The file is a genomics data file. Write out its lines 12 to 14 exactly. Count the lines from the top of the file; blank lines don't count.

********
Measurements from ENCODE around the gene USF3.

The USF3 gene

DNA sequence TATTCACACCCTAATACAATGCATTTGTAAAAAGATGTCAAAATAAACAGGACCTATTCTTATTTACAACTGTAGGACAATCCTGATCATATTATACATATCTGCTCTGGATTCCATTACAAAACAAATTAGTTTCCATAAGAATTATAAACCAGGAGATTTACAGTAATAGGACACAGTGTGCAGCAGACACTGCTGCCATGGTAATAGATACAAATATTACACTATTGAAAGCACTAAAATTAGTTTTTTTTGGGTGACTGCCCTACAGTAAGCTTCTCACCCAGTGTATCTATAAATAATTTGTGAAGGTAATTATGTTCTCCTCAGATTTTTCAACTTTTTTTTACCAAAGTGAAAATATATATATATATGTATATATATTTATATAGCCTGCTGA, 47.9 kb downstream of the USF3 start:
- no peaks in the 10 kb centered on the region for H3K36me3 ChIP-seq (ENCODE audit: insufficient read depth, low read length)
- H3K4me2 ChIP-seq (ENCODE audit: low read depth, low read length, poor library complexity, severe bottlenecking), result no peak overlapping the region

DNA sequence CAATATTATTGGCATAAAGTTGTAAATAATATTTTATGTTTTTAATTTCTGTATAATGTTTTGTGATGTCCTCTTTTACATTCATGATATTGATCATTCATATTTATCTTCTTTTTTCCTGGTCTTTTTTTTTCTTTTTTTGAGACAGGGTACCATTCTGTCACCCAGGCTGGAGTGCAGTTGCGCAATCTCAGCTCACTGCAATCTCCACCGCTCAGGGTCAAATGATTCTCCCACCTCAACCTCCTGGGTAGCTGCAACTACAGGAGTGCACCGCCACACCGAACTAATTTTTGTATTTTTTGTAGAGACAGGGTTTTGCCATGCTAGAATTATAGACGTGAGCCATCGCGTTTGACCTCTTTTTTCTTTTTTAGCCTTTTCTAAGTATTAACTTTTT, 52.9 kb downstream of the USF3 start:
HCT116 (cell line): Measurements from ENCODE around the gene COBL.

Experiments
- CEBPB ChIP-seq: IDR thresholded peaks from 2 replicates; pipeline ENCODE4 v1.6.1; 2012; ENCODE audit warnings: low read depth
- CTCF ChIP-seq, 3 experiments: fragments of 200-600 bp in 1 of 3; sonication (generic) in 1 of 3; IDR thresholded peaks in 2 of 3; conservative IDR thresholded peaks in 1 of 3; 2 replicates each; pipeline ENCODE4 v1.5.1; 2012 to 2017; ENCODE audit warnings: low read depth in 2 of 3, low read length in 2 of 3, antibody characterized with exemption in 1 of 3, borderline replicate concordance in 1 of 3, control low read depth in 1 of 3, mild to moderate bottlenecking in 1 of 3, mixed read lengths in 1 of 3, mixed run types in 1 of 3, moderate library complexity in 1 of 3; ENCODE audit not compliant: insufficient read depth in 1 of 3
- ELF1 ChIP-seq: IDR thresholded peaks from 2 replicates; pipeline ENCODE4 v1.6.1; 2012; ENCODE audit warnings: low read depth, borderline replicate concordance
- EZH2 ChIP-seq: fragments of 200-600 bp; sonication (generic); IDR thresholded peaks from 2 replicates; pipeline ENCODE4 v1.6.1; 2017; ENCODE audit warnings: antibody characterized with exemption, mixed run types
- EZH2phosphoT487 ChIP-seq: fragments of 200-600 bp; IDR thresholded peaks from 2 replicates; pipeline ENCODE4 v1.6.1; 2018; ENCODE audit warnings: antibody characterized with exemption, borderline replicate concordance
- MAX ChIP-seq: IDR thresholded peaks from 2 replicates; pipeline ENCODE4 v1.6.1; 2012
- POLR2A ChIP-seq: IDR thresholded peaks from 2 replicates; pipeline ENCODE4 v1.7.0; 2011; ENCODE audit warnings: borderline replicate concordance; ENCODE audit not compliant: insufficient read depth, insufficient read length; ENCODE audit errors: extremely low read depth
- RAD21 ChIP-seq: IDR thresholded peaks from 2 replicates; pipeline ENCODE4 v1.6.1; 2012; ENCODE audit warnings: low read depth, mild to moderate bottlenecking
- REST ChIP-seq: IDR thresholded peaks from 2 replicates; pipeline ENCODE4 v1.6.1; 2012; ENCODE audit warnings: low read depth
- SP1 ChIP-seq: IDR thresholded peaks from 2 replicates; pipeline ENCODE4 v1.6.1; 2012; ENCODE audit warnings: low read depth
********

- EZH2 ChIP-seq: fragments of 200-600 bp; sonication (generic); IDR thresholded peaks from 2 replicates; pipeline ENCODE4 v1.6.1; 2017; ENCODE audit warnings: antibody characterized with exemption, mixed run types
- EZH2phosphoT487 ChIP-seq: fragments of 200-600 bp; IDR thresholded peaks from 2 replicates; pipeline ENCODE4 v1.6.1; 2018; ENCODE audit warnings: antibody characterized with exemption, borderline replicate concordance
- MAX ChIP-seq: IDR thresholded peaks from 2 replicates; pipeline ENCODE4 v1.6.1; 2012